That being said, one cannot discount the aesthetic triumph of Life of Pi. This is a visually rapturous film, gorgeous, inventive, and lavish at every turn. Lee is nothing if not an impressively daring visual craftsman, and on that count, Life of Pi is one of his greatest accomplishments. He plays with light and color in bold, painterly ways, and as Pi’s journey takes him further and further away from existential reality, Lee shifts between the mundane and fantastic with effortless beauty. I am unconvinced the film needs 3D to enhance its visuals – the stereoscopic effect is technically proficient, but adds little beyond dim colors and distracts more often than not – but that is the only knock I can raise against some of the most spectacular and profound imagery of 2012.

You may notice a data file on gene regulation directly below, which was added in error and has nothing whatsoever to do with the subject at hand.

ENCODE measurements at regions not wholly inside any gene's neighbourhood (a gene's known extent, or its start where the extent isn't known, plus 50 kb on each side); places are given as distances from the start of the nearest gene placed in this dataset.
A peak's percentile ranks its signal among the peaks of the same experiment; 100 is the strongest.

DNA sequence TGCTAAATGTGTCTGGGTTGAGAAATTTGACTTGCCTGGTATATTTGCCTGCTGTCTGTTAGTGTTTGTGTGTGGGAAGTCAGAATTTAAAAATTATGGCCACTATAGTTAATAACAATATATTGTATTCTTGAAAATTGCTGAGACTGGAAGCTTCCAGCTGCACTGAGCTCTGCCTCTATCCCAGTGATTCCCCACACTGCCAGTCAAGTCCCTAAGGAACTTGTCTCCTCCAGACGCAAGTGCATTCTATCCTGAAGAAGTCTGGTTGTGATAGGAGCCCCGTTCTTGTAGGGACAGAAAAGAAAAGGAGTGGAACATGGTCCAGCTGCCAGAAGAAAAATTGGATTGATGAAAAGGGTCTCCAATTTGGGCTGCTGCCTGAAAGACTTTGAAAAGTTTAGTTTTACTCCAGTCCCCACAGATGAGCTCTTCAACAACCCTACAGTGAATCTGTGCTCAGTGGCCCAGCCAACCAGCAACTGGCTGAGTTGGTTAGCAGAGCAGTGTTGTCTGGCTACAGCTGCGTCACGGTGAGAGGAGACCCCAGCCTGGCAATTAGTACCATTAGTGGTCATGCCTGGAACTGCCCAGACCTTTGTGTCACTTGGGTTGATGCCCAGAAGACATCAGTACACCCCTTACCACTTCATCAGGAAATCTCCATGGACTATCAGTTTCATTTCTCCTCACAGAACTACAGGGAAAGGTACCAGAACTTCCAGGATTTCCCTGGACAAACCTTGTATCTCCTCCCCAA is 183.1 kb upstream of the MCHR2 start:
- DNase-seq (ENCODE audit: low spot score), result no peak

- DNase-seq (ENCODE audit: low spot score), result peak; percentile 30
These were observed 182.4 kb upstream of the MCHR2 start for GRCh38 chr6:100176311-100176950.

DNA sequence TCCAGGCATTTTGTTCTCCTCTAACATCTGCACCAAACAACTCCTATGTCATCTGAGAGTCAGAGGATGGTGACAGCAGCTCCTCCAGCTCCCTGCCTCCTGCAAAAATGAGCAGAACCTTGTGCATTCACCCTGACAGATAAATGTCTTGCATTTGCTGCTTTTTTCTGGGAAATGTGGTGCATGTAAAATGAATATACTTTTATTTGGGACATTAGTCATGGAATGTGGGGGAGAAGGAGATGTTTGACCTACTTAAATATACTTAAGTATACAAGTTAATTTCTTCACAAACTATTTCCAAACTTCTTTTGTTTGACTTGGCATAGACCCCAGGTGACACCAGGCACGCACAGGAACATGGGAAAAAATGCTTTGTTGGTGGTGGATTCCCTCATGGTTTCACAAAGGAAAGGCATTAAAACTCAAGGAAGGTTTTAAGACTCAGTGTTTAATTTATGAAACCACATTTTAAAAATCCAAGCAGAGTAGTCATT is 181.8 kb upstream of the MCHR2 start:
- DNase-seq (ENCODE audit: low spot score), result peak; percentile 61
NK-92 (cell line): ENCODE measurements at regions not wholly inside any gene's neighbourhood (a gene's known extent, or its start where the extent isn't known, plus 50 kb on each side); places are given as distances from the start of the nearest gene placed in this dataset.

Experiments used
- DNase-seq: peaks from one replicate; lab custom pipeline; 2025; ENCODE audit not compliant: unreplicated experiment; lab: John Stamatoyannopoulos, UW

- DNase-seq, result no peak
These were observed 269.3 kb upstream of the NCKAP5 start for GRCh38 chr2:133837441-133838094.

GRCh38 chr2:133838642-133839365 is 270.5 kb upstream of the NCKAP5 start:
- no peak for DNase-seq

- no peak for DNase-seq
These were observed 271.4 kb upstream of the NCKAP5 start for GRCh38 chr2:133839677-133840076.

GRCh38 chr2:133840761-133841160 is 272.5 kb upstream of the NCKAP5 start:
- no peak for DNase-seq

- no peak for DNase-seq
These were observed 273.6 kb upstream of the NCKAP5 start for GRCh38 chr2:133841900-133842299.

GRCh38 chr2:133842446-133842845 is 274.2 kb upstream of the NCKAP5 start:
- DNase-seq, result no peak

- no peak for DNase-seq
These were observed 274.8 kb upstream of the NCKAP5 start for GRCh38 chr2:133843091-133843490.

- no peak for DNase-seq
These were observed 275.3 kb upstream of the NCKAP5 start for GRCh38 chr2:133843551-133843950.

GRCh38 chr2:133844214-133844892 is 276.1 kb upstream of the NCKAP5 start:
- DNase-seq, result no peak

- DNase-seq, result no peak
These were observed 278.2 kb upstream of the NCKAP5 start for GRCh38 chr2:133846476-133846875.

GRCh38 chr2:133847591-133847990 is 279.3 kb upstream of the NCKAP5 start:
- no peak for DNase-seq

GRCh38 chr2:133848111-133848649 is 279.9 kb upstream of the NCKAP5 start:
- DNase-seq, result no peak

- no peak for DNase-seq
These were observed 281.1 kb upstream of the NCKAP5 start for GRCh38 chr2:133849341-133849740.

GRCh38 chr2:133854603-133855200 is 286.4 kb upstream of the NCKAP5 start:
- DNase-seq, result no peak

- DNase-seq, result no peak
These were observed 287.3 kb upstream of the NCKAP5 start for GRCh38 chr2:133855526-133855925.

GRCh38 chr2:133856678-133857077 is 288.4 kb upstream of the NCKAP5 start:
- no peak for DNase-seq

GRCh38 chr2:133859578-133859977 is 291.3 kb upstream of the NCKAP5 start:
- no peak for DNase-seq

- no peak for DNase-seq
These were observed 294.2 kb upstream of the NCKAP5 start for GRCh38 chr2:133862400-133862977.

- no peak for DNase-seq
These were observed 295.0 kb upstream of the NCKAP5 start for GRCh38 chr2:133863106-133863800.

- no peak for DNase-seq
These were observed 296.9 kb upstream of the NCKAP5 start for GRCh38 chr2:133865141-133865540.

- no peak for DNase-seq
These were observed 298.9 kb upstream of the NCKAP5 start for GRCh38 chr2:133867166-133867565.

Mychael Danna’s music is equally sensational, and the effects work, while occasionally obvious, is nevertheless impressive. Thanks to the wonders of CGI, the tiger is no mere beast, but a silent character imbued with soul and passion. These are all traits Life of Pi could not offer in book form, for novels lack the aural and visual components unique to film. The same can be said of star Suraj Sharma who, despite having no prior acting experience, does a wonderful job illustrating Pi’s pain, ecstasy, and excitement. A book can, of course, draw characters as well as any narrative medium, but a good performance allows an even deeper window into the soul, and this is what Sharma offers.
Structural issues aside, all this is evidence that Life of Pi does indeed belong on film. Lee has done his job well. I suspect fans of the book shall be more than satisfied by the new dimensions this adaptation offers, and the uninitiated will be treated to a very good, if not quite great, cinematic experience. At the very least, it has an ending and message that I find fascinating, one I look forward to discussing in the days to come. If the film can spark any depth of conversation among audience members, it will have done its job quite well indeed.